Japanese Language Tools
Here are some programs that I think are helpful for learning Japanese and looking things up.Â If anyone has any other online tools or downloadable software to recommend, please let me know so I can add it to my list! =D
Rikaichan Firefox extension — Install this extension (and the dictionary file) for Firefox browser.Â Once activated, it displays pop-up definitions of mouse-overed words.Â It even has a look-up bar in which you can type kanji, kana, or english words to look them up in the dictionary.Â The only bad thing is that it’s so easy to just rely on it solely when reading things because it’s quick and simple.Â I have to limit myself to only using the kanji portion of the dictionary and not the vocab/word portion (I think you can set it up to only display individual kanji info) so I still need to guess at things the first read-through.
Wakan — A word processor, dictionary, and vocabulary management tool, all in one simple package.Â You can search for vocab in English or Japanese, by kun yomi or on yomi.Â It only works for Windows though, and no Mac OS version is planned.Â Still, it’s got the stroke order for I think all of the Jouyou Kanji, and features a word processor that shows the english on the bottom of the kanji and the furigana on top.Â Really great.Â The one downside is you can’t look things up by radicals.Â I’m not sure on this, though, so if anyone knows how to look up radicals on this program, please tell me!Â The coolest thing about Wakan is its ability to look up kanji quickly from vocab words and then add those words/kanji to vocab lists.Â You can also look at more than 6000 kanji and mark them learned or unlearned.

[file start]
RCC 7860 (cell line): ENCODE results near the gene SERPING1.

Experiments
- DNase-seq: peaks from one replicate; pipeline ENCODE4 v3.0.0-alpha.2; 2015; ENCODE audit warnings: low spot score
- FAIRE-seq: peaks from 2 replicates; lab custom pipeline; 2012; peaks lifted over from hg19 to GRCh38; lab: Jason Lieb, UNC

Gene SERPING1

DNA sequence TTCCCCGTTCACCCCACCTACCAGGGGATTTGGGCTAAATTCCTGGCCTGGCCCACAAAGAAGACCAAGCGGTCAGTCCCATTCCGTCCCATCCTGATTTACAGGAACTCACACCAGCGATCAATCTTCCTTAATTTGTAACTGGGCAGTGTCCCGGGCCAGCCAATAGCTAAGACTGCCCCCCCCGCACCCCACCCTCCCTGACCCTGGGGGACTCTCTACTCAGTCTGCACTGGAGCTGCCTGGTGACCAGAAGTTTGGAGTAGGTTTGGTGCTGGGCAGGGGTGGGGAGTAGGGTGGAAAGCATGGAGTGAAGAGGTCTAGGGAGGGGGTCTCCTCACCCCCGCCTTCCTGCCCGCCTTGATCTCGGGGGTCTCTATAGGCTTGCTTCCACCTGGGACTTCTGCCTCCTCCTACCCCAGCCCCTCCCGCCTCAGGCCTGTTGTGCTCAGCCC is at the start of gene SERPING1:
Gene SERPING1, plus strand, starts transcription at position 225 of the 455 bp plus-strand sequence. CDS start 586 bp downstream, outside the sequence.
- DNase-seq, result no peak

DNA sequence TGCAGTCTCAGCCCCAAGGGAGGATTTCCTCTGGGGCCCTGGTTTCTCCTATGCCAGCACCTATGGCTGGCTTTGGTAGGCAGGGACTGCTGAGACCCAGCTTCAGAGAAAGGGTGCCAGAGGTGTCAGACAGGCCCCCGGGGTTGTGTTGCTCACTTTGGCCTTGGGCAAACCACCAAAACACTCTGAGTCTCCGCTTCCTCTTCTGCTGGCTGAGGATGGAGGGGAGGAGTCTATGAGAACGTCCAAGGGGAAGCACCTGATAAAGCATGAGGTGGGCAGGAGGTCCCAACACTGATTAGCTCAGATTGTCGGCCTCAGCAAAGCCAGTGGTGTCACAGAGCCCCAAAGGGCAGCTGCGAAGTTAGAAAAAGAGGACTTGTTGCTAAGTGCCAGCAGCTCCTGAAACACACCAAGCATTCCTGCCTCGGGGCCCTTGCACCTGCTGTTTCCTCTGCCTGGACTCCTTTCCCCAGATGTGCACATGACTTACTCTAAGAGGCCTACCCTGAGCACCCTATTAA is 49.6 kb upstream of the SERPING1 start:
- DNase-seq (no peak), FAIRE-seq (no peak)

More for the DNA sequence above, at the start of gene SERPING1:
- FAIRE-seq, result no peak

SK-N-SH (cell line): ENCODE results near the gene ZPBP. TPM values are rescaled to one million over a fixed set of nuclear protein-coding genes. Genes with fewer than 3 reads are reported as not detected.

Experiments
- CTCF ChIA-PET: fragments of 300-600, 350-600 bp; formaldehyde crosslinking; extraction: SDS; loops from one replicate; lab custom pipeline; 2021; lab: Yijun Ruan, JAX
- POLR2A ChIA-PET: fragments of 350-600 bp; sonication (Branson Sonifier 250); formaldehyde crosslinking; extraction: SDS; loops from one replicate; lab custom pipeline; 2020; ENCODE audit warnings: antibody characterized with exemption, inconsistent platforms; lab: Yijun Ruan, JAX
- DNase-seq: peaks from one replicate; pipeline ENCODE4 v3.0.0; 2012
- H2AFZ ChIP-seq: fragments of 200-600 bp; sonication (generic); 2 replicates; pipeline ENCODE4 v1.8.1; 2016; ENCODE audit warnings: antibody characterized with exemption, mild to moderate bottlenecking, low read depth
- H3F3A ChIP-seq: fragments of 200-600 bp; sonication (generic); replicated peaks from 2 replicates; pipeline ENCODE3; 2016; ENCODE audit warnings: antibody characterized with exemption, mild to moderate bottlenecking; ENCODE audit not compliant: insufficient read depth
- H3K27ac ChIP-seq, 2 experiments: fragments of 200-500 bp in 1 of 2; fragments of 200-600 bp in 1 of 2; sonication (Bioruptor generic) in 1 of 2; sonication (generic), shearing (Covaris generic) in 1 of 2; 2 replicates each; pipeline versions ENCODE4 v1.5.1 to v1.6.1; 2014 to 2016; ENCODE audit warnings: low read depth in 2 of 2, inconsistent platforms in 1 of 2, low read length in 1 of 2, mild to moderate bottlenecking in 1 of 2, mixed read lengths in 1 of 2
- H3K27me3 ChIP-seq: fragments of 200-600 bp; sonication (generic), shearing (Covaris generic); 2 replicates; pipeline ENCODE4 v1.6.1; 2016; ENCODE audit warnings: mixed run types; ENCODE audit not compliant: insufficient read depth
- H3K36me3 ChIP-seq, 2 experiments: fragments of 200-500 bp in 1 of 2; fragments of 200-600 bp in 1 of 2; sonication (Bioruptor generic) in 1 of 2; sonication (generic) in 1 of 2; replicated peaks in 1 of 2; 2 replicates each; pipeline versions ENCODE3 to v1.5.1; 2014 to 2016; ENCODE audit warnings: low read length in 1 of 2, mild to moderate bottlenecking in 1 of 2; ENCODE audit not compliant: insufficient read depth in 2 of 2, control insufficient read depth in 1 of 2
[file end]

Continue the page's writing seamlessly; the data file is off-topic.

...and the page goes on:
JWPCE – I think there’s a way to use this on Linux and Mac, too.Â It’s also a portable program, so you could extract it to a thumbdrive and just use it wherever =DÂ Great for word processing in Japanese on computers that don’t have Japanese text support.Â Really simple to use.Â The best thing about this isÂ if you don’t have a tablet to draw in unknown kanji or a really good electronic jdictionary, JWPCE has a dictionary that lets you look up kanji by radicals.Â I mostly use Wakan on my main computer, but I take jwpce with me on my thumbdrive so I can write Japanese text on other computers too.
JQuickTrans — This is a good Japanese dictionary that also does sentence parsing much like Wakan does.Â It’s a bit faster with the translation, I think, but it’s shareware and not exactly my favorite program.Â It’s too cluttered for me.Â It does have a lot of different features, though, so if you don’t mind spending $10 to activate the extra features, it’s pretty good too.
Best thing I ever did was by a Casio XD-GW9600 Japanese-English electronic dictionary, though it was very pricey and broke my budget for an entire year >__>.Â Now I find myself using JWPCE and Wakan less and less, and using the dictionary and rikaichan to look up everything I need (because the gw9600 doesn’t have english meanings for each individual kanji, and it’s just faster to look up the on/kun yomi on rikaichan and check).Â Still, those who can’t justify the cost of getting an electronic dictionary can use the tools above and still be very efficient.Â =D